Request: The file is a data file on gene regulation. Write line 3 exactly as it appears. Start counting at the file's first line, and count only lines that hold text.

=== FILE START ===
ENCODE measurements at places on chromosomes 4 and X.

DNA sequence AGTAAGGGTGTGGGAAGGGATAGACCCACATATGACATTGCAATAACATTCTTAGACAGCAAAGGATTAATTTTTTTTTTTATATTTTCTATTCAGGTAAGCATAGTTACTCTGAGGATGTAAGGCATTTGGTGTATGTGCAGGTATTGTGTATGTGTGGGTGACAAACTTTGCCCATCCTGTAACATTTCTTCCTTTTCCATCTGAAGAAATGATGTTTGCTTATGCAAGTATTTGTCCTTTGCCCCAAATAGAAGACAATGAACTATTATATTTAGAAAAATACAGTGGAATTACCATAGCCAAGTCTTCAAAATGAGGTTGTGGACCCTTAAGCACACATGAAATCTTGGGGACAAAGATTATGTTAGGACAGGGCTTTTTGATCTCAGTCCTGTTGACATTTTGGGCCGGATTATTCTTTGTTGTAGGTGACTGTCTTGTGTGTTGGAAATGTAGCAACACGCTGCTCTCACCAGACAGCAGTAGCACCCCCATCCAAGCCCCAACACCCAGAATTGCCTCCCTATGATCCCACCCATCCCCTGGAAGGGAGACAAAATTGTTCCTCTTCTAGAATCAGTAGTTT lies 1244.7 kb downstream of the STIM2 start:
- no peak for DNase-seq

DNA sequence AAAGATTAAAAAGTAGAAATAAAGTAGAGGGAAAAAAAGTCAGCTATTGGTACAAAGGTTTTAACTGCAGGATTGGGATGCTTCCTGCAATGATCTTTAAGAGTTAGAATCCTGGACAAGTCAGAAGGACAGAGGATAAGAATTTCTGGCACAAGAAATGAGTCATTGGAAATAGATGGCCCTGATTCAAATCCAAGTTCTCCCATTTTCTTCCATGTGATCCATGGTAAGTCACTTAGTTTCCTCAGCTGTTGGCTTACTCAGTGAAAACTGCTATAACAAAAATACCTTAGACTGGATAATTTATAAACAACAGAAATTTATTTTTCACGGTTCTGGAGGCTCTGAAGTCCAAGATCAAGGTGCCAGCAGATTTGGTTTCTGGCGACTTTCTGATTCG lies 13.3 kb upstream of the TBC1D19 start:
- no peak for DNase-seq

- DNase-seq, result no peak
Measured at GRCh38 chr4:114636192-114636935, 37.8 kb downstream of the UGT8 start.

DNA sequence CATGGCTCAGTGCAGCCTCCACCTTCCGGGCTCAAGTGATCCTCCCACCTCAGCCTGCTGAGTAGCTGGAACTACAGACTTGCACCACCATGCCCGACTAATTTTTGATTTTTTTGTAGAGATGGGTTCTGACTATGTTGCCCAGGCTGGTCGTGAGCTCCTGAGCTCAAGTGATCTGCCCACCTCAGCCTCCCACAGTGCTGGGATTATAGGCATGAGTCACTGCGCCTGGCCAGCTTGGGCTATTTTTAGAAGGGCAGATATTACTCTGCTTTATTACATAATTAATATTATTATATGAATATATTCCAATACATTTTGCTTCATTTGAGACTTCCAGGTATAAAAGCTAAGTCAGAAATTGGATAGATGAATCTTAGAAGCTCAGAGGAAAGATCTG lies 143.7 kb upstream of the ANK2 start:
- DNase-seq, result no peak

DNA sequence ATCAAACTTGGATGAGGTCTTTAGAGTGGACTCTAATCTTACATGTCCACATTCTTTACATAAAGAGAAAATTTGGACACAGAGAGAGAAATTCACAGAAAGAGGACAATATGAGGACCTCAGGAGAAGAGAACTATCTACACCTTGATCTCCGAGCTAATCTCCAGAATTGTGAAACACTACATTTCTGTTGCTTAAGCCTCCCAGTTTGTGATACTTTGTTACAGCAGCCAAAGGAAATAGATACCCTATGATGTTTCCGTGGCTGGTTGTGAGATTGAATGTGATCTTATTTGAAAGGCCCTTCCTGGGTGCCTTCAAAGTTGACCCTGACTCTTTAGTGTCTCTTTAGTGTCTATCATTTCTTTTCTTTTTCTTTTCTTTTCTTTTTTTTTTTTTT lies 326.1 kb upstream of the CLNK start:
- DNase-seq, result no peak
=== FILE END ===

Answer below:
- no peak for DNase-seq